Acquiring equipment is one of the main reasons for taking out a business loan. If the equipment is directly related to delivering the product, it will inevitably pay for itself. Business loans are frequently used to buy computers and other equipment that help to keep business operations running smoothly. Here are a few things to know about equipment financing.


Understanding Equipment Financing

Many businesses improve their operations by upgrading equipment, which can be accomplished with a loan or lease to purchase. Equipment financing occurs when a company borrows money to invest in hard assets for their business. For example, equipment financing can include borrowing money to buy company vehicles as well as industry-specific tools. 

To qualify for equipment financing, you’ll need a good credit score of 600 or above. With equipment loans, the equipment becomes collateral if the borrower is not able to make payments. This type of loan is convenient for business owners who are unable to pay upfront for supplies. The downside to this borrowing strategy is that the amount of interest will raise the expense substantially.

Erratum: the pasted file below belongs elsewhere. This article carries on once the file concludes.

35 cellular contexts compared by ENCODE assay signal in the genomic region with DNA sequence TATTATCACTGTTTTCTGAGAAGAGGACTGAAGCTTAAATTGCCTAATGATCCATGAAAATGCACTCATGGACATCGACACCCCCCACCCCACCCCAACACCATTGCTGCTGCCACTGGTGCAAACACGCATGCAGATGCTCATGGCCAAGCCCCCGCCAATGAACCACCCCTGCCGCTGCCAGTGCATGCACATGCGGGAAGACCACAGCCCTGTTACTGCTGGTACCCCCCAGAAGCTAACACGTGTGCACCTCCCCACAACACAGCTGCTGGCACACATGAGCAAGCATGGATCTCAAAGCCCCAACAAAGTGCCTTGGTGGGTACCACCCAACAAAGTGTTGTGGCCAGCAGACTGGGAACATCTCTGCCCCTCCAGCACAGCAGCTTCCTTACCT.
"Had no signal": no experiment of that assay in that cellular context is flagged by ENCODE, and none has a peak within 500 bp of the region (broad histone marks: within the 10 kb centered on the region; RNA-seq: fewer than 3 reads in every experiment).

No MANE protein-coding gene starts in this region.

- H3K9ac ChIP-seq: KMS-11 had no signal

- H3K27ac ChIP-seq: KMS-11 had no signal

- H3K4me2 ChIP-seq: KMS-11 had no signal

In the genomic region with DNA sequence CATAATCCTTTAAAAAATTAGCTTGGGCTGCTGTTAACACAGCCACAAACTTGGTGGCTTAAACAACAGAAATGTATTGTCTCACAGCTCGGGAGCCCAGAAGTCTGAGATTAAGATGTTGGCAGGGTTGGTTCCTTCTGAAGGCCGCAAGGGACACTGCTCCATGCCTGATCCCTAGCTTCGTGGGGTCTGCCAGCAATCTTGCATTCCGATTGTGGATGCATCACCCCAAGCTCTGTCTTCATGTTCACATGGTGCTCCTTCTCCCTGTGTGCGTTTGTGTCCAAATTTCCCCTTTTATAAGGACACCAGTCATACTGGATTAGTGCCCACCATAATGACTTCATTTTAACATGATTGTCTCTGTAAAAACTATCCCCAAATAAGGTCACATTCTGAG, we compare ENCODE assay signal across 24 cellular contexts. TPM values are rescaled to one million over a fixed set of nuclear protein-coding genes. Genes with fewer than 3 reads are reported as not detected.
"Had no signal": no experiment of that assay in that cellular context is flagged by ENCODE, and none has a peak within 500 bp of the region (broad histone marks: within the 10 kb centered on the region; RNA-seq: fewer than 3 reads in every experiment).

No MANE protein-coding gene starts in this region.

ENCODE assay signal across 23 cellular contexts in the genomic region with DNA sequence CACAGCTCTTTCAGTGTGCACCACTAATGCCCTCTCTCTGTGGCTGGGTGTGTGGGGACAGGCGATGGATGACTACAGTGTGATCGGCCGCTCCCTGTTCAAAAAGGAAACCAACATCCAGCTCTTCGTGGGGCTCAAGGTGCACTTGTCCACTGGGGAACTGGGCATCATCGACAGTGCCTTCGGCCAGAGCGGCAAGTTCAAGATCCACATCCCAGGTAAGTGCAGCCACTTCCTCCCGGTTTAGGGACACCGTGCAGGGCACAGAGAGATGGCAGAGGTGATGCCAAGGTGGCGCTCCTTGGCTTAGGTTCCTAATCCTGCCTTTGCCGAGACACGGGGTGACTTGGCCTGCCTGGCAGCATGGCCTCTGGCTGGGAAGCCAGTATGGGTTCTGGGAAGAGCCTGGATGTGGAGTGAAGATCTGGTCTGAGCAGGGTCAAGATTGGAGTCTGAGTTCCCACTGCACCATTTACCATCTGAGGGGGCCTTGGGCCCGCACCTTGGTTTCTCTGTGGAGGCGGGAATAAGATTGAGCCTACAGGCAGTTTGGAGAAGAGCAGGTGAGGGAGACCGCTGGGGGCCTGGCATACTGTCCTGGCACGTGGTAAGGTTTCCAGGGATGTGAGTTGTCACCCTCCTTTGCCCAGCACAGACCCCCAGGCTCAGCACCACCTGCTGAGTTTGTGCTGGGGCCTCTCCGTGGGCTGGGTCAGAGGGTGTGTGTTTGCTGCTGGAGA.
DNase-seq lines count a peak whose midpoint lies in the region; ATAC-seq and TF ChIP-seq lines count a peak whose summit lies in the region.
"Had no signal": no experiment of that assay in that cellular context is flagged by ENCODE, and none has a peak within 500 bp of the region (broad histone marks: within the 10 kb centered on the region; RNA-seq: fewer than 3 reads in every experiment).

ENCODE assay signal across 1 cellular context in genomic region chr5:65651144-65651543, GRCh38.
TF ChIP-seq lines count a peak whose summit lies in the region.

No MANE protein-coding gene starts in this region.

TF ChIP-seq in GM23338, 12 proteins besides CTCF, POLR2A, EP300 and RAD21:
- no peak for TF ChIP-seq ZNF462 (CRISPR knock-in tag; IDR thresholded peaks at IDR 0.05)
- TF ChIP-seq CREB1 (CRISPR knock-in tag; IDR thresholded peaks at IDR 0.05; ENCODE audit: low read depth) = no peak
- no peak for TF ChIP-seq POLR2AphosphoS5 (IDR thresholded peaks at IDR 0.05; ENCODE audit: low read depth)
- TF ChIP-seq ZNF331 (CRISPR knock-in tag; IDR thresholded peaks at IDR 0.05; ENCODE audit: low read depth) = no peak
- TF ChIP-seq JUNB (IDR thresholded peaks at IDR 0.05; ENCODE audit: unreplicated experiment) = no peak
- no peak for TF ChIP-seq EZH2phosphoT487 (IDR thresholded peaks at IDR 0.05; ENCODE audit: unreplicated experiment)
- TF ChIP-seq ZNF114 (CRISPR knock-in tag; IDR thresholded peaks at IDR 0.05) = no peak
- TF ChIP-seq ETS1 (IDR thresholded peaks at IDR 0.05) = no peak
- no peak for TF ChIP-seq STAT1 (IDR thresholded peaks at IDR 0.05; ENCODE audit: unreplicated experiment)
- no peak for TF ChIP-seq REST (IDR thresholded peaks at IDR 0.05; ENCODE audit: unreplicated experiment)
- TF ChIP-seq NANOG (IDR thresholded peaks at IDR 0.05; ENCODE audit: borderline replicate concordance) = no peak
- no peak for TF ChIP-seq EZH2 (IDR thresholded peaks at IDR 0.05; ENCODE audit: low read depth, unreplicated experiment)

Equipment Leasing

Another option available for business owners is equipment leasing. With this option, businesses can use equipment without having to pay substantial upfront costs. Essentially you are paying a fee to use the equipment while the lessor maintains ownership. It’s advantageous to lease equipment if you need to upgrade constantly. Some lessors offer options to purchase the equipment at the end of a license agreement term.

The two main types of leases are capital and operating. While a capital lease is a long-term financing option toward ownership of equipment, an operating lease is more like a rental agreement in which equipment will be returned at the end of the term. Both types of leases come in various forms.

A Fair Market Value (FMV) Lease allows you to make regular payments while using the equipment for a specific term. At the end of the term, you have the option of returning the equipment or buying it based on its fair market value. Another option is a $1 Buyout Lease in which you pay off equipment costs throughout a lease period and eventually owe $1, then own the equipment.

Additionally, a 10 Percent Option Lease is similar to a $1 lease except you get the option of purchasing the equipment for ten percent of its costs. This type of arrangement often involves making lower monthly payments than with the $1 buyout lease.

No matter what option you choose, equipment financing is an excellent option if you can’t pay for business tools up front.